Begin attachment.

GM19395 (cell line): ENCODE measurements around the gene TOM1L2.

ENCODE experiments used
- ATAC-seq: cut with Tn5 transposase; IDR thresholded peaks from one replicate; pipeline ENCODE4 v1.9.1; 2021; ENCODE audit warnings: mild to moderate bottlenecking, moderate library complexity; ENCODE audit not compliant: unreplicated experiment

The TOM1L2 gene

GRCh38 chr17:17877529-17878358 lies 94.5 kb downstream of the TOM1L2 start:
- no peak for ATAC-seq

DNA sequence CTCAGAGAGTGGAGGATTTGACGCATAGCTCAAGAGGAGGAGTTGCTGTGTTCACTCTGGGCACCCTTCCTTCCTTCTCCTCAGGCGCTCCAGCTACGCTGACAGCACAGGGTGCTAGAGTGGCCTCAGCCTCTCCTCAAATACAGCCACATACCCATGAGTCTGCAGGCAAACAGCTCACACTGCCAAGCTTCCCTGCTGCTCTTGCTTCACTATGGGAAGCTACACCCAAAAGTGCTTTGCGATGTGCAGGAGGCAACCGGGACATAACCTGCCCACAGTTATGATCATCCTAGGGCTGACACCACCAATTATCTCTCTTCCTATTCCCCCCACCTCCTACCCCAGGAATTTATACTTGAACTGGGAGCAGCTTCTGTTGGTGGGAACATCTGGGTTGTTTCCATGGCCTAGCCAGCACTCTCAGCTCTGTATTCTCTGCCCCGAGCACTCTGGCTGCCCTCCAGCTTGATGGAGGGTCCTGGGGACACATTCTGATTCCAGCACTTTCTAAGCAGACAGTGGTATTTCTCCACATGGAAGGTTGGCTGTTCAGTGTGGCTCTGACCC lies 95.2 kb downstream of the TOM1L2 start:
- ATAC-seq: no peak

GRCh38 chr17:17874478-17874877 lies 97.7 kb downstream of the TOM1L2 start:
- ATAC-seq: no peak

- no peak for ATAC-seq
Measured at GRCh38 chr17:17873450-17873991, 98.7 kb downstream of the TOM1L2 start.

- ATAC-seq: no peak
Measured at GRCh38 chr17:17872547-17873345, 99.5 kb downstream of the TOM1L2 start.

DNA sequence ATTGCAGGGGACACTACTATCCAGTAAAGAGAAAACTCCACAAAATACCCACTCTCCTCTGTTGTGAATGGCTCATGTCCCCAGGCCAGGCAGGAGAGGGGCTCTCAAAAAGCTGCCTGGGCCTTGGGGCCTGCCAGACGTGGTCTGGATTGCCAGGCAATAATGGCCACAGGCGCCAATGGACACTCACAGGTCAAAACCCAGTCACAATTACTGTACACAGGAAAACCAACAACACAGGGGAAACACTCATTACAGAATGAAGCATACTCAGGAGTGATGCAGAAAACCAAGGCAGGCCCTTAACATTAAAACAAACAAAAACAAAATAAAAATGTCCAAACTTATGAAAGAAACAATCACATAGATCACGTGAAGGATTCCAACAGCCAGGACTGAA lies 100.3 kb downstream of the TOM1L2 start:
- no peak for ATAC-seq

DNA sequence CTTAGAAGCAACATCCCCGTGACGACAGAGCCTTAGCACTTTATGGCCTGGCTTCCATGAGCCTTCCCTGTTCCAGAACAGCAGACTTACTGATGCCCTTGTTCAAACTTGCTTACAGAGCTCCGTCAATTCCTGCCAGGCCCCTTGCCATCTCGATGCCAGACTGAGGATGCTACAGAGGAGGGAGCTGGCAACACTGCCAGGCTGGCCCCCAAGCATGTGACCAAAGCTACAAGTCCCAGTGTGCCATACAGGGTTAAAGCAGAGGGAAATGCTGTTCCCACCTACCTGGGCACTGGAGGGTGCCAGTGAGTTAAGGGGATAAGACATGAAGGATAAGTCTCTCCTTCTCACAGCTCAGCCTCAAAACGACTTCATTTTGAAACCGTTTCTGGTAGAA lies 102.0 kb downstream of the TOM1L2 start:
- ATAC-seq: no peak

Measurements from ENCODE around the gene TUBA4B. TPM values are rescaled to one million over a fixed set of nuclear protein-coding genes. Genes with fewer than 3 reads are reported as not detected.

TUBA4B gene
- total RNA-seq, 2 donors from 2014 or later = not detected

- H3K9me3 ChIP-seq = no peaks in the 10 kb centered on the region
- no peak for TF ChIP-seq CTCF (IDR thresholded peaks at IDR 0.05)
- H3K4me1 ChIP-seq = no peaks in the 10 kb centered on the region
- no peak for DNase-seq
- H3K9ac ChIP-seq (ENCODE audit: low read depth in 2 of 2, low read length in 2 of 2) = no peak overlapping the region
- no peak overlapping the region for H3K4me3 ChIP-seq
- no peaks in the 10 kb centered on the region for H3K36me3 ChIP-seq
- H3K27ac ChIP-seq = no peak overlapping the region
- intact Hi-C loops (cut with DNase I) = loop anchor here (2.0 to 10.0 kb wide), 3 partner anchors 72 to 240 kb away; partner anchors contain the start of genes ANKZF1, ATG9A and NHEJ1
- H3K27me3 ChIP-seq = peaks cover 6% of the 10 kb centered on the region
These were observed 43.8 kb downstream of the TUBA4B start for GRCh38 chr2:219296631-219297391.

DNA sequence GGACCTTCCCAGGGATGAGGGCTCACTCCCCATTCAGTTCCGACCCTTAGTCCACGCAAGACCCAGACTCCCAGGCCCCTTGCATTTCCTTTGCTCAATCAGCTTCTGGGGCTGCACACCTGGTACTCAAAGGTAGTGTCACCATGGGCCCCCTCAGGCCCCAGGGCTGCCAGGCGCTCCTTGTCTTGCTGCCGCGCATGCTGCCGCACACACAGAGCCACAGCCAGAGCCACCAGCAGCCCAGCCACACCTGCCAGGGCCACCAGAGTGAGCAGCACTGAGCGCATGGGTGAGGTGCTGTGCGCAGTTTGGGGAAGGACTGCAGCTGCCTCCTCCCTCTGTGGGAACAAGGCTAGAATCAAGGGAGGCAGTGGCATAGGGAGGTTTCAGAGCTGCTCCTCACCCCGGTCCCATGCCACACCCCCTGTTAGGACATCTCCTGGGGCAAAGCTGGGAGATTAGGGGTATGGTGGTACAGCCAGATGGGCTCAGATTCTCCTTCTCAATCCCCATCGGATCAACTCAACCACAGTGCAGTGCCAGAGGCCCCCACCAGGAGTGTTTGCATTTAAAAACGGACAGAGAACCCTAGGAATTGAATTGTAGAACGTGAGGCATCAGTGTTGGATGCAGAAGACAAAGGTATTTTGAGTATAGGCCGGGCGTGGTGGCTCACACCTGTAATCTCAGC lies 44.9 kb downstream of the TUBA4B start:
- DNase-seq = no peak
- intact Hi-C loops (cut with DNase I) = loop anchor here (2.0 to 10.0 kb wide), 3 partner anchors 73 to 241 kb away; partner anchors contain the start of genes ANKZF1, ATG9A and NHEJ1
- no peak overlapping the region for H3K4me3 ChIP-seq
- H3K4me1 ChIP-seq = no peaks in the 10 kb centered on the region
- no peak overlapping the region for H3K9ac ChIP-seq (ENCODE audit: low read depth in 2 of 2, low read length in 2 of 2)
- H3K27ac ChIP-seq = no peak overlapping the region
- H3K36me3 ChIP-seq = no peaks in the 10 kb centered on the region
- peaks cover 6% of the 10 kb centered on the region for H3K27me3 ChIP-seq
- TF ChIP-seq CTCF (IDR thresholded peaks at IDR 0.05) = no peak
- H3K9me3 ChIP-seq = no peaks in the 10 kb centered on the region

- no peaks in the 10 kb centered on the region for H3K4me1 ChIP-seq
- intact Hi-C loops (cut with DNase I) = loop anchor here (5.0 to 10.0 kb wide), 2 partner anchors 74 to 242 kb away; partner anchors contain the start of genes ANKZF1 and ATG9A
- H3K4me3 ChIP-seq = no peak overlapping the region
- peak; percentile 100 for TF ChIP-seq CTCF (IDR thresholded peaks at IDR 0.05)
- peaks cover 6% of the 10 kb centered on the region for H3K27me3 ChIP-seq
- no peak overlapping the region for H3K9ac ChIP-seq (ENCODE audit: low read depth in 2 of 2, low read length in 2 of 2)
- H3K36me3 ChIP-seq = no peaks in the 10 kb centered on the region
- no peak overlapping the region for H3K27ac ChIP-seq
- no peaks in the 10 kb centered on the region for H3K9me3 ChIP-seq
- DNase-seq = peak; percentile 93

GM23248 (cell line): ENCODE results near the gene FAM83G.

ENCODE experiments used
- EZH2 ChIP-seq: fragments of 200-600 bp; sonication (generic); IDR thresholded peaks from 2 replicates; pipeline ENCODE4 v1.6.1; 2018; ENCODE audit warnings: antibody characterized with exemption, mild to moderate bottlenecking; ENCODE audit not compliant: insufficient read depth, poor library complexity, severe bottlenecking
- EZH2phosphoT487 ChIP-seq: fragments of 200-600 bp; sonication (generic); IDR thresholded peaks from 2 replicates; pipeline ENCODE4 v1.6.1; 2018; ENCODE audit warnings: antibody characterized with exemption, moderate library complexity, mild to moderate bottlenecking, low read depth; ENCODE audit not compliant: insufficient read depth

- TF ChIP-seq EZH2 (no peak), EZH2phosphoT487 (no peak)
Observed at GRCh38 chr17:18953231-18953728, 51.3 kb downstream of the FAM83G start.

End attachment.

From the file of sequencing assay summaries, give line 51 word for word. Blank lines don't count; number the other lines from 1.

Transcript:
- no peak overlapping the region for H3K27ac ChIP-seq